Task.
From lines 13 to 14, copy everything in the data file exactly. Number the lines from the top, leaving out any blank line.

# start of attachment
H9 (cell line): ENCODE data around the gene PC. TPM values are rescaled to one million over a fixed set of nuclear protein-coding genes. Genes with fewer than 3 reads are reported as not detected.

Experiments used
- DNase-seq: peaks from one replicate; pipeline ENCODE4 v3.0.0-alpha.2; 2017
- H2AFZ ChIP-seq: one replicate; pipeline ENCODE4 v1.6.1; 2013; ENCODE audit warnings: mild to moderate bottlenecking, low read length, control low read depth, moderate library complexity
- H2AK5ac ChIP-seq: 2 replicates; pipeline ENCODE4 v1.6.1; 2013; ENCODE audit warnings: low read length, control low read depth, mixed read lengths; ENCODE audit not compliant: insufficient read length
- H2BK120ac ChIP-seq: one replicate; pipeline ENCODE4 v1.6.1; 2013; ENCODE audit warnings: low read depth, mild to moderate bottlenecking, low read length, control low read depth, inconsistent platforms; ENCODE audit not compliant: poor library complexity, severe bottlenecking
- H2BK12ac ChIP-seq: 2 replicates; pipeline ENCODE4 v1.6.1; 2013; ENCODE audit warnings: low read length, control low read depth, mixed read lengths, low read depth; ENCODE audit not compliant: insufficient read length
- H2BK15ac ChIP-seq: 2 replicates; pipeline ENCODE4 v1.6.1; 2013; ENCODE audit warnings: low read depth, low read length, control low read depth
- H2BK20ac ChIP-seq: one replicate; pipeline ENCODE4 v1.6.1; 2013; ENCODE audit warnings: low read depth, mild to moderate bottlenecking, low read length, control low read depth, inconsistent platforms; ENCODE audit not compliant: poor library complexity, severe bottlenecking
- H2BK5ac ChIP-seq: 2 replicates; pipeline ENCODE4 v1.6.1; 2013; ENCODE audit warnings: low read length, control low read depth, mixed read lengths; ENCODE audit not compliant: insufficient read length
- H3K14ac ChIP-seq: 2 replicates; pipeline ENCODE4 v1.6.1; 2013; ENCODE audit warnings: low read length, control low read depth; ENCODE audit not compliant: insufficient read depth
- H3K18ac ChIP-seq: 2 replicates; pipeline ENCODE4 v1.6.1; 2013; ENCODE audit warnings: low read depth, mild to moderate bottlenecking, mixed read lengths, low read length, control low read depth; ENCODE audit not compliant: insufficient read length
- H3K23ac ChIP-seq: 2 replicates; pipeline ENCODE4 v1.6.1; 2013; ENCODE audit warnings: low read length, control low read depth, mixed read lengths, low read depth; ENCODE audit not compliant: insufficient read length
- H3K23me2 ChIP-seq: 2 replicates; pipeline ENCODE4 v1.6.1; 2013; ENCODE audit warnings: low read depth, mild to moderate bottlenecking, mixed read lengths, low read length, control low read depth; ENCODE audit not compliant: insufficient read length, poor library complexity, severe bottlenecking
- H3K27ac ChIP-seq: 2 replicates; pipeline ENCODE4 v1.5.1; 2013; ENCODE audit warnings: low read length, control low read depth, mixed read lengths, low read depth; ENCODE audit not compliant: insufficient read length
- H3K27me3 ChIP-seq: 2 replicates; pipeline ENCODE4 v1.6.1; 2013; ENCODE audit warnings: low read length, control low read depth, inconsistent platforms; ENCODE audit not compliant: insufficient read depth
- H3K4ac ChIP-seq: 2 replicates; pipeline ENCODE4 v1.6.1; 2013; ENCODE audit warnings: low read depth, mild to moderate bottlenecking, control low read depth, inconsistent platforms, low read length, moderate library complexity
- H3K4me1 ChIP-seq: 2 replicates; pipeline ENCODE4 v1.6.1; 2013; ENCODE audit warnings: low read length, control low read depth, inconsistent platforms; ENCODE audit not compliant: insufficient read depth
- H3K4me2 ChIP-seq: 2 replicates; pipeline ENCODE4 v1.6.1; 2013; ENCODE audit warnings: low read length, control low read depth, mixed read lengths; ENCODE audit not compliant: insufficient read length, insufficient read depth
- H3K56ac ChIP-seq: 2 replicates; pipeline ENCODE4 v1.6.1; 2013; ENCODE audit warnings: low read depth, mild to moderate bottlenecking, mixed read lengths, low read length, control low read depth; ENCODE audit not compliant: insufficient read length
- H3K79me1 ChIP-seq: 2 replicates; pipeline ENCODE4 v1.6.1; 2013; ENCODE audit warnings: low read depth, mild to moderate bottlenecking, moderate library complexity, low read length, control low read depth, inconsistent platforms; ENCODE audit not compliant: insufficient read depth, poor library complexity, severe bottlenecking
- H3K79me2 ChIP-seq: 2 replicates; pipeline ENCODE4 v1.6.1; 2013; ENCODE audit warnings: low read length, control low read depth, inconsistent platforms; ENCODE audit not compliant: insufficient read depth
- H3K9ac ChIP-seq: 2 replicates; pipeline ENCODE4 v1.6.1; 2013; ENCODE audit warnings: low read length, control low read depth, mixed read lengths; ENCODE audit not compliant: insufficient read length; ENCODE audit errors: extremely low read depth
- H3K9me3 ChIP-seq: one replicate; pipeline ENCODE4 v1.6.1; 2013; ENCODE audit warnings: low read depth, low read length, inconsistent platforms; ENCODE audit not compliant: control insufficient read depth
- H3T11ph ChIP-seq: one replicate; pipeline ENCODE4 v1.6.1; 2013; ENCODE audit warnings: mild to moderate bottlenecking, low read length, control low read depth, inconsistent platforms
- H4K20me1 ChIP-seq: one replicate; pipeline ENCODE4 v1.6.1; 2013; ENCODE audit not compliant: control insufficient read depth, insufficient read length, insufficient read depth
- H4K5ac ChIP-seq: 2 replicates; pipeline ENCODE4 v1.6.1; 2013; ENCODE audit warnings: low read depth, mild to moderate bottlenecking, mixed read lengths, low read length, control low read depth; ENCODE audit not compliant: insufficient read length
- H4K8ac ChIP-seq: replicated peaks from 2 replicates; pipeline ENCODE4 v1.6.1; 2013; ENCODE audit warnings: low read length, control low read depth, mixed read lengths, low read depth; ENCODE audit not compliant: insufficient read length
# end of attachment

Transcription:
- H3K23ac ChIP-seq: 2 replicates; pipeline ENCODE4 v1.6.1; 2013; ENCODE audit warnings: low read length, control low read depth, mixed read lengths, low read depth; ENCODE audit not compliant: insufficient read length
- H3K23me2 ChIP-seq: 2 replicates; pipeline ENCODE4 v1.6.1; 2013; ENCODE audit warnings: low read depth, mild to moderate bottlenecking, mixed read lengths, low read length, control low read depth; ENCODE audit not compliant: insufficient read length, poor library complexity, severe bottlenecking